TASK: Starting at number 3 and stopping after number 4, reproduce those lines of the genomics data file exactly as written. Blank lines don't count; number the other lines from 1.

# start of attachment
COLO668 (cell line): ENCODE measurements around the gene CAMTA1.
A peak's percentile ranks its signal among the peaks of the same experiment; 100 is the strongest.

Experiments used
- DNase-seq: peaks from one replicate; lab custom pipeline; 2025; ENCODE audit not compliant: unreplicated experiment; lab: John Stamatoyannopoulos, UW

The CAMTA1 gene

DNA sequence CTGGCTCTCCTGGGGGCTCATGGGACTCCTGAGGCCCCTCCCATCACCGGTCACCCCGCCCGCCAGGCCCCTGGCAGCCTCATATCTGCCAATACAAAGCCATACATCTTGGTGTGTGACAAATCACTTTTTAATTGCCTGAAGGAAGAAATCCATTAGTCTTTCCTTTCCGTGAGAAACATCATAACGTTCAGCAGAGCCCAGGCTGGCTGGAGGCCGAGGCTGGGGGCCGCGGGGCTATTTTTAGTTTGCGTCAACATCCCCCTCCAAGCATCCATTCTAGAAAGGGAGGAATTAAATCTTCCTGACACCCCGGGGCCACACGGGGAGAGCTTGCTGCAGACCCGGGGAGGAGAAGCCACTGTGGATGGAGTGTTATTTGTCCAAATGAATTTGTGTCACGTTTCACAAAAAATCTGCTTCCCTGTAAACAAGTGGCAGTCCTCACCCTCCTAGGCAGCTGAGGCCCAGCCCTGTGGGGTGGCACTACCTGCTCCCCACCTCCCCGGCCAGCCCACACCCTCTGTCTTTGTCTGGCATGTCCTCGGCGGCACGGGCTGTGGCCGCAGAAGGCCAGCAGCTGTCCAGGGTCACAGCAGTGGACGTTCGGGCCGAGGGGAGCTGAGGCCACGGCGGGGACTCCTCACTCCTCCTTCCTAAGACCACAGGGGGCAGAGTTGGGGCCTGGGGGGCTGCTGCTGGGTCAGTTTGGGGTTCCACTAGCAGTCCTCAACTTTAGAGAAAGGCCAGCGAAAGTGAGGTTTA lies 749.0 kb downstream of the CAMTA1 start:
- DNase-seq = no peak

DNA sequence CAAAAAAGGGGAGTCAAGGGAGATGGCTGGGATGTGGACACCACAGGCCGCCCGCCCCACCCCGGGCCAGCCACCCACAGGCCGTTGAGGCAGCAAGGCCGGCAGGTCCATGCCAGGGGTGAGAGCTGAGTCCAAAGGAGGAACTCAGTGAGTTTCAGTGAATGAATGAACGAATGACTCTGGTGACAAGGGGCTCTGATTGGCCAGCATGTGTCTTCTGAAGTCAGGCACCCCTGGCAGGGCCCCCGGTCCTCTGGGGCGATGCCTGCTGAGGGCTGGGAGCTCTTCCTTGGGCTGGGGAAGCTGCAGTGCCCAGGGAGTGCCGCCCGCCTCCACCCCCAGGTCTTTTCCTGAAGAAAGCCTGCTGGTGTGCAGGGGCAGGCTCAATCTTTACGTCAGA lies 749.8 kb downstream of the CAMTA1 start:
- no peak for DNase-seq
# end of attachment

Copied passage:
Experiments used
- DNase-seq: peaks from one replicate; lab custom pipeline; 2025; ENCODE audit not compliant: unreplicated experiment; lab: John Stamatoyannopoulos, UW